Chain Drive vs Belt Drive
Chain drive and belt drive are two mechanisms used in power transmission. The power output from an engine in the form of torque delivered by the crankshaft or axle is transferred to another rotating body such as an axle or a wheel using closed loop of chain or belt. It is one of the most common methods of power transmission.
More about Chain Drive
In most of the chain driven mechanisms, the power is conveyed using a roller chain made of metal links passing over a sprocket gear. The tooth of the gear fits into holes in the links of the chain. When the gear turns from the power of the engine or motor, the chain also moves the driven wheel at the other end. Chain drives are used in motor bicycles, bicycles and other types of automobiles.
Power transmission chains can be categorized as roller chain, engineering steel chain, silent chain, detachable chain, and offset sidebar chain. Chain drives are advantageous in applications for following reasons. Chain drives have no slippage between the sprocket teeth and chain and the stretch of the chain is minimal with a high degree of flexure. Therefore, chain drives can be used for drive mechanism operating at high load conditions.
The life expectancy of the chain drives is also higher due to material properties (suitable alloys) and the ability to use lubrication (such as oil or grease). Chain drives can be used in extreme situations and harsh environments where other systems may fail. Metal structure gives it the ability to withstand higher temperatures and moist conditions. It is not affected by the presence of dirt, mud, or other contaminants in the system; hence reliable.
On the perspective of maintenance, components of the chain drives that require very crude servicing can be replaced and serviced without disassembling other components.
The disadvantages of chain drives are excluding them from precise operation mechanisms. Chain drives produce large amounts of noise (but silent chains produce lesser noise). Sprockets elongate and deform as a result of wearing of the link and sprocket contact surface. Flexibility of the chain is limited only to one plain, and it can only be used in relatively low speed machines.
More about Belt Drive
A loop that is made out of flexible material and used for the purpose of power transmission is usually known as a belt drive. Belts can also be used for tracking relative motion and as a source of motion (conveyor belts).
Operation of a belt mechanism involves two or more pulleys where the belt is wrapped around them tautly and the pulleys are connected to the driving and driven mechanism. Due to the flexible nature of the belt’s material, pulleys can be arranged to rotate in different planes and rotate in opposite directions.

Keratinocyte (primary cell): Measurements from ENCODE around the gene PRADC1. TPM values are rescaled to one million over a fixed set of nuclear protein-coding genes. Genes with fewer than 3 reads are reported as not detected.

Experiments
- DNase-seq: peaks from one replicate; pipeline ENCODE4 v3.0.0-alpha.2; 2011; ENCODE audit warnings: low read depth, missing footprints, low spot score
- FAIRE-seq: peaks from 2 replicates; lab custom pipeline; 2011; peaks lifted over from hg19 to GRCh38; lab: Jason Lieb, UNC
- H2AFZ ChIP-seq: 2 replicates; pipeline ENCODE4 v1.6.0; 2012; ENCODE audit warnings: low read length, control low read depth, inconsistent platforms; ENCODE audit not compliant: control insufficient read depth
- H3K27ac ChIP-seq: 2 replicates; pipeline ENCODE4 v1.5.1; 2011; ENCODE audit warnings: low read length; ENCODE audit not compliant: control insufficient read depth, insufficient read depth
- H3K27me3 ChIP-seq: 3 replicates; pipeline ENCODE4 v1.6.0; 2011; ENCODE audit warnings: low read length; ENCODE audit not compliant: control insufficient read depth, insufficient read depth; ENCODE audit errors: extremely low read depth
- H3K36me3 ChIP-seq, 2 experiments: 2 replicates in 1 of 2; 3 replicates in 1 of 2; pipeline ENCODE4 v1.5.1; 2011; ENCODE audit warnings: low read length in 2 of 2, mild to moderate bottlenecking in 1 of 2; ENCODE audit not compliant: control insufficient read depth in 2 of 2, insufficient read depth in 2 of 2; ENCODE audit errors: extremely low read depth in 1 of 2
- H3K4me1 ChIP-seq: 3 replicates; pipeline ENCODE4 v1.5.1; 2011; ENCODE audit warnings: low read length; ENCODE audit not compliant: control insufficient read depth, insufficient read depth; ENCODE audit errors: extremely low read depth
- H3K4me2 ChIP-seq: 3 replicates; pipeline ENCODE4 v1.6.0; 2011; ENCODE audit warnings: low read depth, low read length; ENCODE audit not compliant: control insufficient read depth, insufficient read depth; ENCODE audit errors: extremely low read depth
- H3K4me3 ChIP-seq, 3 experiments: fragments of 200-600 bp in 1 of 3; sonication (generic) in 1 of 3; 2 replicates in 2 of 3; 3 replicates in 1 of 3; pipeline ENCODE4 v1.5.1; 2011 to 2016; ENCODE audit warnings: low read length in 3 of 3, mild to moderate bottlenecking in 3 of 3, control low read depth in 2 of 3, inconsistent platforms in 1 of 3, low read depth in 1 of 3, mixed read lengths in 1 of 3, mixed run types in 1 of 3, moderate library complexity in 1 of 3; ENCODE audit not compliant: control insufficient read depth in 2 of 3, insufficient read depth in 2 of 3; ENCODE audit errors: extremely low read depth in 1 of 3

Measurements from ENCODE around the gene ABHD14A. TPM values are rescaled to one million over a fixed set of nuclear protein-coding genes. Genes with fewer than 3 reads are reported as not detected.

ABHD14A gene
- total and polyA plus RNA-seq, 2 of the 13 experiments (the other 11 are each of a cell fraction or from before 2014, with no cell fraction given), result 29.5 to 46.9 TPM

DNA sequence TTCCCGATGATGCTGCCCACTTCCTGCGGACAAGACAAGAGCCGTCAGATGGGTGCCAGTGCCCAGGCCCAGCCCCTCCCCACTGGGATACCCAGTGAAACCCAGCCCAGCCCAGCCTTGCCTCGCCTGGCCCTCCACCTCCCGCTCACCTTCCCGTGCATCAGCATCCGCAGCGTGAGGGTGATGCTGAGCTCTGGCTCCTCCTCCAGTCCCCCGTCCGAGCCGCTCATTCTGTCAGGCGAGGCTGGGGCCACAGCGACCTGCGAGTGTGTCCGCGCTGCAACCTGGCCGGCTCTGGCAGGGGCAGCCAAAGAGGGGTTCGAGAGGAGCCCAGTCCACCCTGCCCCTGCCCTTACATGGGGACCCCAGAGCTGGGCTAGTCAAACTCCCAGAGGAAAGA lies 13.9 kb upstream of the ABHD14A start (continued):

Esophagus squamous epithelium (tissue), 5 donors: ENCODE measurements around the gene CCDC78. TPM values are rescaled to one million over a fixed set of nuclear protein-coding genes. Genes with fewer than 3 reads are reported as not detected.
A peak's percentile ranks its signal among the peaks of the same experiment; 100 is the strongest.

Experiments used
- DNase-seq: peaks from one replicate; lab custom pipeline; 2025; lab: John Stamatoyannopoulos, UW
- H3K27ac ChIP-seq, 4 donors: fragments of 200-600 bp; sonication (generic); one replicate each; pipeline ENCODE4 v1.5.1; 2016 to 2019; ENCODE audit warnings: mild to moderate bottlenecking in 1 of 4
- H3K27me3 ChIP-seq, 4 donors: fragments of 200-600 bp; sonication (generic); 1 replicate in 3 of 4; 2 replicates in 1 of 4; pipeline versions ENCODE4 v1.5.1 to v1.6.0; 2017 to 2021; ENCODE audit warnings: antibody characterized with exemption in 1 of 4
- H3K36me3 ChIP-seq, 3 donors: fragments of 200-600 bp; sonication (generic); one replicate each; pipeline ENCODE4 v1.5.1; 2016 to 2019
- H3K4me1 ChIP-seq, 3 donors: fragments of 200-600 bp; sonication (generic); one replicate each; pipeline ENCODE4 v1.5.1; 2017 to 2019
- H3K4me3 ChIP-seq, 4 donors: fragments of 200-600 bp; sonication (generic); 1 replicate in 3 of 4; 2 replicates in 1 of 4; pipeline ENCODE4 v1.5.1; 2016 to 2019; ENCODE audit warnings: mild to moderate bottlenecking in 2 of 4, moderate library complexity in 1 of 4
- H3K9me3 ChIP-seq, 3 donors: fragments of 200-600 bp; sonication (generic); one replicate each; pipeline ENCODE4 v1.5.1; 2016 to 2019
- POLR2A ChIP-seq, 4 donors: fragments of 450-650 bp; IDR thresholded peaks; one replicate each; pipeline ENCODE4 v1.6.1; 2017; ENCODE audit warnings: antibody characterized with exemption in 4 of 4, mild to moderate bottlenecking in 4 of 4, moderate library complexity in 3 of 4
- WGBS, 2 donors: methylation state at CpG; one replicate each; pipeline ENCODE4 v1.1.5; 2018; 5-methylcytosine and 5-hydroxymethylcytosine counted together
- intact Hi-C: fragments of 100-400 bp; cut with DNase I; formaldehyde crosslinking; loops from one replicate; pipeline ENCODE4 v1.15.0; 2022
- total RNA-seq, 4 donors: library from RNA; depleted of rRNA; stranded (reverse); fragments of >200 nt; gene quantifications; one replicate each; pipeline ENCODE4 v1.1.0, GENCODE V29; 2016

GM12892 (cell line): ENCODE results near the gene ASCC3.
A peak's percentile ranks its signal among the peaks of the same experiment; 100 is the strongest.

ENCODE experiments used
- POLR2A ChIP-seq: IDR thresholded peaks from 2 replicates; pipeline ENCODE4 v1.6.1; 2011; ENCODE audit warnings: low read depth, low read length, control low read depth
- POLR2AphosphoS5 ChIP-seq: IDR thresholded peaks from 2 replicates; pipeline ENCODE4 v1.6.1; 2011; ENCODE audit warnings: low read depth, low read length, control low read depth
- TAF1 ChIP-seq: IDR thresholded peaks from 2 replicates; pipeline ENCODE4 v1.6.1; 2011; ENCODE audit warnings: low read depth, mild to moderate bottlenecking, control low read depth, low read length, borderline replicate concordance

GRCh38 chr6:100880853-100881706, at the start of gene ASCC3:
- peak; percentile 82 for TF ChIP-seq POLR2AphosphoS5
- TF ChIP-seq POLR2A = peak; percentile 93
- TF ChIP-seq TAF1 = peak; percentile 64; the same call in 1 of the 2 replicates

Belt drives have become the ideal choice for power transmission mechanisms due to following advantages. Power transmission belts are not lubricated and maintenance is minimal. It has a higher tensile strength and can withstand sudden changes in the load and dams the vibrations. Operation is smooth and silent. Pulleys are less expensive to manufacture than the sprocket gears, hence cheaper.
Even though belt drives have numerous advantages, they have the following drawbacks. The endless loop belts cannot be repaired when broken, and has to be replaced. Also, changes in the load or tension may cause slippage. They cannot operate in extreme situations since the material is sensitive to the temperature and the moisture reduces the contact surface friction causing slippage. Also, the length of the belt drives cannot be adjusted.
What is the difference between Chain Drive and Belt Drive?
• Belt drives are made of polymers, and chains are made of alloys.
• Chain drives can operate in high temperature and moist conditions, but belt drives cannot.
• Belt drives are not lubricated, whereas the chain drives are lubricated.
• Belt drives undergo slippage, whereas chain drives have no slippage.
• Chain drives use sprocket, while belt drives use sheaves (pulleys).
• Chain drive can operate under high loads, while belt drives can operate under high speed conditions.
• Belt drives are silent, while chain drives are noisy.